Samples were enumerated using the Utermöhl technique for algal biomass and taxonomic composition [44], [45]. Depending on sample density, subsamples of 2–5 mL were settled over 24 hours and counted at 100× or 400× using a Leica DM inverted phase microscope, enumerating a minimum of 100 settling units for the most abundant taxa. Colonies and filaments were measured individually and converted to cells using a regression estimate of average cells per unit biovolume [46]. Cell counts were converted to biomass (carbon) from average measured cell volumes and taxa were identified to genus level according to major taxonomic sources [47][58].

For this study, we restricted our classification of the phytoplankton community to broad taxonomic groups as a detailed taxonomic description of the overall phytoplankton community will be reported elsewhere (S. Watson et al., in prep). Furthermore, there is debate over the validity of the traditional Microcystis morphospecies classification with evidence indicating they are too genetically similar to be considered separate species [59]. However, other studies have indicated that this conclusion is premature until more is known about the drivers of the physiological and morphological diversity of this genus [53]. Therefore, for this study, we limited our identification of potential MC-producing cyanobacteria to the genus level.

Extraction and analysis of microcystins

Total MCs were extracted from samples using a combination of physical and chemical lysis techniques. All samples were subjected to three freeze/thaw cycles before the addition of the QuikLyse reagents (Abraxis LLC; Warminster, PA, USA) as per the manufacturer's instructions. The samples were centrifuged for five minutes at 2 ×103×g to pellet cellular debris. The concentrations were measured using an enhanced sensitivity microcystin enzyme-linked immunosorbent assay (Abraxis LLC; Warminster, PA, USA) following the methodologies of Fischer et al. [60]. This assay is congener-independent as it is sensitive to the ADDA moiety, which is found in almost all microcystins. These analyses yielded a detection limit of 0.04 µg L−1.

DNA extraction and sequencing

DNA was extracted from the 0.22 µm Sterivex cartridges from six sites spanning the southern shoreline of Lake St. Clair (Fig. 1) and from Hamilton Harbour and the Bay of Quinte, Lake Ontario using the PowerWater Sterivex DNA Isolation Kit (MO BIO Laboratories, Carlsbad, CA, USA) according to the manufacturer's instructions. DNA concentration and purity was measured using a NanoDrop lite spectrophotometer (Fisher Scientific Inc., Ottawa, ON, Canada). 260/280 ratios between 1.8 and 2.0 were considered to be acceptable for PCR. All PCR amplifications were performed using mcyA primers that detect potential microcystin-producing genotypes in Microcystis, Planktothrix and Anabaena [61] and have been used in previous Great Lakes CHAB phylogenetic studies [23], [24], [29]. PCR conditions were similar to those described in Hisbergues et al. [61]. Briefly, an initial denaturation at 95°C for 10 min; 40 cycles of 94°C for 30 s, 59°C for 30 s, 72°C for 30 s, and a final extension step at 72°C for 5 min were performed. Amplified PCR products were separated using a 1% (wt./vol.) agarose gel and visualized using ethidium bromide. Samples presenting bands around 300 bp in length were selected for TOPO cloning using fresh PCR products.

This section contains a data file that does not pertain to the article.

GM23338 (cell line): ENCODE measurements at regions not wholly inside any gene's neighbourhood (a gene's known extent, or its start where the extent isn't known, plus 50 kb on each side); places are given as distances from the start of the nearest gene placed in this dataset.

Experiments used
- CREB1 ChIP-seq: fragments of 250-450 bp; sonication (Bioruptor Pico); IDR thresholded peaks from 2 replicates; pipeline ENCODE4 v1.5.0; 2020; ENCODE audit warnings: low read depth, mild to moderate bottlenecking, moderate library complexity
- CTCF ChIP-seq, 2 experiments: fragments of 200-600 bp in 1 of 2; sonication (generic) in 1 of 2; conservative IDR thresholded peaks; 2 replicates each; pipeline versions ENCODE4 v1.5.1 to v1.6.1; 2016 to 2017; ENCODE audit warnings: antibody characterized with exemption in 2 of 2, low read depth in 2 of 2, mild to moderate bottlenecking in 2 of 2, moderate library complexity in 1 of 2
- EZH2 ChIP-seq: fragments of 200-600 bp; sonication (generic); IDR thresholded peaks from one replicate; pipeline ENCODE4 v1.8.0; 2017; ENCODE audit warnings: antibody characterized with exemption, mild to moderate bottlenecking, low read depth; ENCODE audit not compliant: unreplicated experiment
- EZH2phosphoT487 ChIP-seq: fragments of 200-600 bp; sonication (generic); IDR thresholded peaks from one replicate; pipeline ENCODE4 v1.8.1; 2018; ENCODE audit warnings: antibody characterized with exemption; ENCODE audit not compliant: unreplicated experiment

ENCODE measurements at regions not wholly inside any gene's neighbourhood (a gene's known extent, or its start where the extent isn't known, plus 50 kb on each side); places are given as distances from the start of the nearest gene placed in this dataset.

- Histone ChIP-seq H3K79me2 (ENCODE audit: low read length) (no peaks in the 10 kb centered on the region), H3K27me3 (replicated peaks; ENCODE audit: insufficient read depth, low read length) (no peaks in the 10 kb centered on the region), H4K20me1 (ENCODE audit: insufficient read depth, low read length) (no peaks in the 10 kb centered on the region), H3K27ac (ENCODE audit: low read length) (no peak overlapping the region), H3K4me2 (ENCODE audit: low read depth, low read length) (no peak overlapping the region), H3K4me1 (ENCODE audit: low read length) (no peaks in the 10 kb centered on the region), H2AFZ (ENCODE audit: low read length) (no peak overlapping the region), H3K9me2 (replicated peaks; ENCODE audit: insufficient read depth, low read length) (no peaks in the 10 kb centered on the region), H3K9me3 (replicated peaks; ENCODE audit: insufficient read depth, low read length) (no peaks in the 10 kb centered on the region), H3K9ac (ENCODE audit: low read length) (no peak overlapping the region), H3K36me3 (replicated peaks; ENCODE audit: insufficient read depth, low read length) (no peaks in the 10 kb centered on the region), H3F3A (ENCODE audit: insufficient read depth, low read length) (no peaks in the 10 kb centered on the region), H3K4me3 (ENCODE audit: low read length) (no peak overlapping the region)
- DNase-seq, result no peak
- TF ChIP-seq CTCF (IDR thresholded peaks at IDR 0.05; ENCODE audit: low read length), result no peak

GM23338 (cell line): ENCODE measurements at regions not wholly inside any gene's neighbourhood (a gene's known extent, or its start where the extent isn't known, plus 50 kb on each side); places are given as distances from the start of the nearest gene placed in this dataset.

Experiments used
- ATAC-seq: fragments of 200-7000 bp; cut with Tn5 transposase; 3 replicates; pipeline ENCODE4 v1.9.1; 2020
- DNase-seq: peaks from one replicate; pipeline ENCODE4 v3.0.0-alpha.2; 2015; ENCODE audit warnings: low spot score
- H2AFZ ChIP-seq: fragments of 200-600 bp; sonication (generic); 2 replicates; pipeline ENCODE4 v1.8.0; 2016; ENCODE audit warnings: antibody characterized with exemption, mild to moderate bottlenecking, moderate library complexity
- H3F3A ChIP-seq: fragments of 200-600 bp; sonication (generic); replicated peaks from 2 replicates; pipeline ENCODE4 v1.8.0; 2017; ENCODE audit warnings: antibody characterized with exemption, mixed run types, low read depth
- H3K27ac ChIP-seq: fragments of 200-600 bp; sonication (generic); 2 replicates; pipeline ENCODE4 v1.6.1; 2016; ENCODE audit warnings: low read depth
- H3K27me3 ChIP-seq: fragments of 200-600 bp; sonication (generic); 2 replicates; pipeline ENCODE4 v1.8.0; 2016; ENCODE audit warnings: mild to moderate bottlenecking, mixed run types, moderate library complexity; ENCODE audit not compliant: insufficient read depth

A mcyA clone library was generated from the amplified PCR products by insertion into pCR4-TOPO TA vector (TOPO TA cloning kit Invitrogen/Life Technologies, Burlington, ON, Canada) and transformed into chemically competent One Shot TOP10 Escherichia coli cells. DNA sequencing was performed (Genewiz Inc., South Plainfield, NJ, USA) and the resulting sequences were trimmed and dereplicated using custom PERL scripts. Sequence alignment and phylogeny was completed using Mega 5.2 [62]. For a succinct comparison with previous studies, mcyA sequences generated in this study were clustered at 99% identity using UCLUST [63]; the most abundant sequence in the cluster was then used as the reference sequence for phylogenetic comparison. To compare the reference sequences from this study with mcyA sequences from previous studies in Lake Erie [23] and Lake Ontario [24], a Maximum-likelihood tree was generated using the Jones-Taylor-Thornton (JTT) algorithm [64] and bootstrap values were obtained for 1,000 replicates.

Nucleotide sequence accession numbers.

Sequences were deposited in GenBank (accession numbers KJ418279 through KJ418338).


Physicochemical parameters

Station depths at all three monitoring sites were between 1–2 m on all sampling dates. Water temperatures at each site were similar for each date, ranging from 16°C to 26°C (Table S1) and were within the temperature range for cyanobacterial growth [8], [ 65][69]. Similarly, both dissolved oxygen concentration and pH were fairly consistent among sites on each date but conductivity varied (Table S1).

For the spatially extended sample series, mean water depth (±SE) was 3.3±0.9 m and water temperature, conductivity and pH were consistent between sites (Table S2). Inorganic nitrogen (nitrate/nitrite & ammonia) concentrations fluctuated with the highest concentrations around the river mouth sites (t-test, p<0.05; Table S2). Soluble reactive phosphorus concentrations were generally low and were below detection limit at five sites (Table S2). DTKN and TDP were fairly consistent across all sites (Table S2). TP concentrations varied across the sampling sites, with higher concentrations being observed at the river mouth sites (Table S2). Finally, no correlations were found between concentrations of any nutrient and either Microcystis biomass or microcystin concentration during the spatial sampling survey (principal component analysis; data not shown). However, any conclusion based on these data must be tempered by the fact that they are limited to contemporaneous sampling of nutrients and phytoplankton on a single date.